The complex flow fields of the Antarctic and Greenland ice sheets deform layers deposited as snow at the ice sheet surface, leaving a record of the regional flow history and/or local transitions in basal boundary conditions within the geometry of ice sheet layers. Ice-penetrating radar reveals these layers, but radar data interpretations are limited by the challenges of quantitatively and reproducibly comparing observations with model output. We present a conceptual framework that relates along-track reflector slope to gradients in the steady state velocity field of ice sheets. This method makes effective use of englacial reflectors in regions where it is challenging to image continuous layers and avoids the error propagation inherent to tracer-transport methods, developing the potential for formal radar data assimilation in future modeling studies. We apply our method to radar data collected at the grounding line of Whillans Ice Stream, where enhanced bed friction produces characteristic reflector slopes reproducible using a higher-order ice flow model.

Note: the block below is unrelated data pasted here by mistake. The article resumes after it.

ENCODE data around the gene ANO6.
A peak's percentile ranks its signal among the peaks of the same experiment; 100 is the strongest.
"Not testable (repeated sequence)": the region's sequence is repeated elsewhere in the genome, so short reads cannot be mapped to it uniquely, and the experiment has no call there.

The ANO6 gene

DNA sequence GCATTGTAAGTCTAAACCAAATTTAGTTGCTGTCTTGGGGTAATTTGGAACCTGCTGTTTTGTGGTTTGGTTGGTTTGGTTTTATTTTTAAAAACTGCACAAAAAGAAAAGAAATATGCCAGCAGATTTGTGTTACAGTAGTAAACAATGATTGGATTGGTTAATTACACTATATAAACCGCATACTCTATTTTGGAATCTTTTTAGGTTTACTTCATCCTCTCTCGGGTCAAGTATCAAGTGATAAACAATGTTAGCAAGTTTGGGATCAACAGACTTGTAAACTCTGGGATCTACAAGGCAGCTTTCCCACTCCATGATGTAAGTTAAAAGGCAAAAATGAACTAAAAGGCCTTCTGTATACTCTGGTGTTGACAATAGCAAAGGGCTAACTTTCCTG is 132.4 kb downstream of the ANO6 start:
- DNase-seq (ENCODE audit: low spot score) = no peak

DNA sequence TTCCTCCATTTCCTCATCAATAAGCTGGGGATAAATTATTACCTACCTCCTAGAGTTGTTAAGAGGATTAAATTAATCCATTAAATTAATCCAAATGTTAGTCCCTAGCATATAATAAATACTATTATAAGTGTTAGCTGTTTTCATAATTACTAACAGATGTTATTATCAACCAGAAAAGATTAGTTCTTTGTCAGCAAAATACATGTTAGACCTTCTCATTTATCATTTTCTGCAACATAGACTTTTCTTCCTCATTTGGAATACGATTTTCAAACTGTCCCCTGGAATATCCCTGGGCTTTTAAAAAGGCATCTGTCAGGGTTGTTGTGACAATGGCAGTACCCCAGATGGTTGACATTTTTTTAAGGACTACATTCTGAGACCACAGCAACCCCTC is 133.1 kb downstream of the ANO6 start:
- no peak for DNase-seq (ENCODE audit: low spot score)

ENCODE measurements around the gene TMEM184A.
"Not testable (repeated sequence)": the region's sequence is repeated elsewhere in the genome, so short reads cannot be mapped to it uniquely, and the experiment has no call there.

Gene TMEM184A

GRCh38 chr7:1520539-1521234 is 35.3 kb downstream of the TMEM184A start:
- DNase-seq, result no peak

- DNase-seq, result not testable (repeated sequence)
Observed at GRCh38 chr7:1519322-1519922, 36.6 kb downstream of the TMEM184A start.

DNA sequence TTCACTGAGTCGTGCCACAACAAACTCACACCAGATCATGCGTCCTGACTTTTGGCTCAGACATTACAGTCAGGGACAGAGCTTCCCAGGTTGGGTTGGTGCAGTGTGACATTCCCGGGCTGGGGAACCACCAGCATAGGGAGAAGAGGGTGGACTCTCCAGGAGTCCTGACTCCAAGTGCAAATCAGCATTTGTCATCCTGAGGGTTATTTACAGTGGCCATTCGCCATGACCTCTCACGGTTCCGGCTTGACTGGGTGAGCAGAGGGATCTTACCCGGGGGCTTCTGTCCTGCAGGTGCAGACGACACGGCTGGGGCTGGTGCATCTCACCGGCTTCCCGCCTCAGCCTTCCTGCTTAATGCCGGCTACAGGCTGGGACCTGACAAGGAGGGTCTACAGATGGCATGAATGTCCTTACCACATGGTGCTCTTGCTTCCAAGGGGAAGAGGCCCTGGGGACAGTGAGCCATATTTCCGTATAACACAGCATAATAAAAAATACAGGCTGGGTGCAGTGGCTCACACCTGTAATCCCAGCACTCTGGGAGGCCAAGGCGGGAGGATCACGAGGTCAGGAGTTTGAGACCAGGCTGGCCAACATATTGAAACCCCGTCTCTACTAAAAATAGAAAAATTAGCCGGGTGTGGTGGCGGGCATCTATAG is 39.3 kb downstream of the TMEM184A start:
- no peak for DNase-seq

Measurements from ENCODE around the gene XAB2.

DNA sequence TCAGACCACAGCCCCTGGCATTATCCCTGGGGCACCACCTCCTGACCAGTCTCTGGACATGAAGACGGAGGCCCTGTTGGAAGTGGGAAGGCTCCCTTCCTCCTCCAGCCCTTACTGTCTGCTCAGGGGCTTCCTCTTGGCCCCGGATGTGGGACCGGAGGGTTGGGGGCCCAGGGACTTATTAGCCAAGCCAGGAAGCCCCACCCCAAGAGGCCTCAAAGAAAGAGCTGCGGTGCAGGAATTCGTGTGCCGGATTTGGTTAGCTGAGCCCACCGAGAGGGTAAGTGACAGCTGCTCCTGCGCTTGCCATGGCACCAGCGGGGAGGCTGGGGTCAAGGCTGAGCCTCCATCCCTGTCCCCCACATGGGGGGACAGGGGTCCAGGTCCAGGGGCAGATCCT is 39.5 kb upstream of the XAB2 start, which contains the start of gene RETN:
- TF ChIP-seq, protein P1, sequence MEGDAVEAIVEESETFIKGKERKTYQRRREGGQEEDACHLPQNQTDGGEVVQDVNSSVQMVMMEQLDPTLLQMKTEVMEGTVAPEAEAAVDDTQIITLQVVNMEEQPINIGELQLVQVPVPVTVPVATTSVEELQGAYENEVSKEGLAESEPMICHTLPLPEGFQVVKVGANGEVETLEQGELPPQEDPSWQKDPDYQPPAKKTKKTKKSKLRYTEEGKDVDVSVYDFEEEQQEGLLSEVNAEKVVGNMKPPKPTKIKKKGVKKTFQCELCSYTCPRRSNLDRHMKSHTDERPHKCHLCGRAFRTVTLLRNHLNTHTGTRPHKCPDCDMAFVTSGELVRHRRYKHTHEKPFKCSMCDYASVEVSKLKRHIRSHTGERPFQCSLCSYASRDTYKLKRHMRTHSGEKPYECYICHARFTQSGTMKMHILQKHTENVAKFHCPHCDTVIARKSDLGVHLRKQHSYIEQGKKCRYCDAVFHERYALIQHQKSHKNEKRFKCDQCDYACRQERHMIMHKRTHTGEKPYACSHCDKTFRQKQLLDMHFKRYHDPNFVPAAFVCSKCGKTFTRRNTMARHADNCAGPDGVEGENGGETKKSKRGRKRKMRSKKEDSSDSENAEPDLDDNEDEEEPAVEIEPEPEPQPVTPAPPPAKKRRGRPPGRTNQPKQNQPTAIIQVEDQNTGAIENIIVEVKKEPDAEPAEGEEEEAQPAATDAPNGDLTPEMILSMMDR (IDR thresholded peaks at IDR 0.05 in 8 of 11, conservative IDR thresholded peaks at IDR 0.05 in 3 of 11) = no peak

All Science Journal Classification (ASJC) codes
- Earth and Planetary Sciences(all)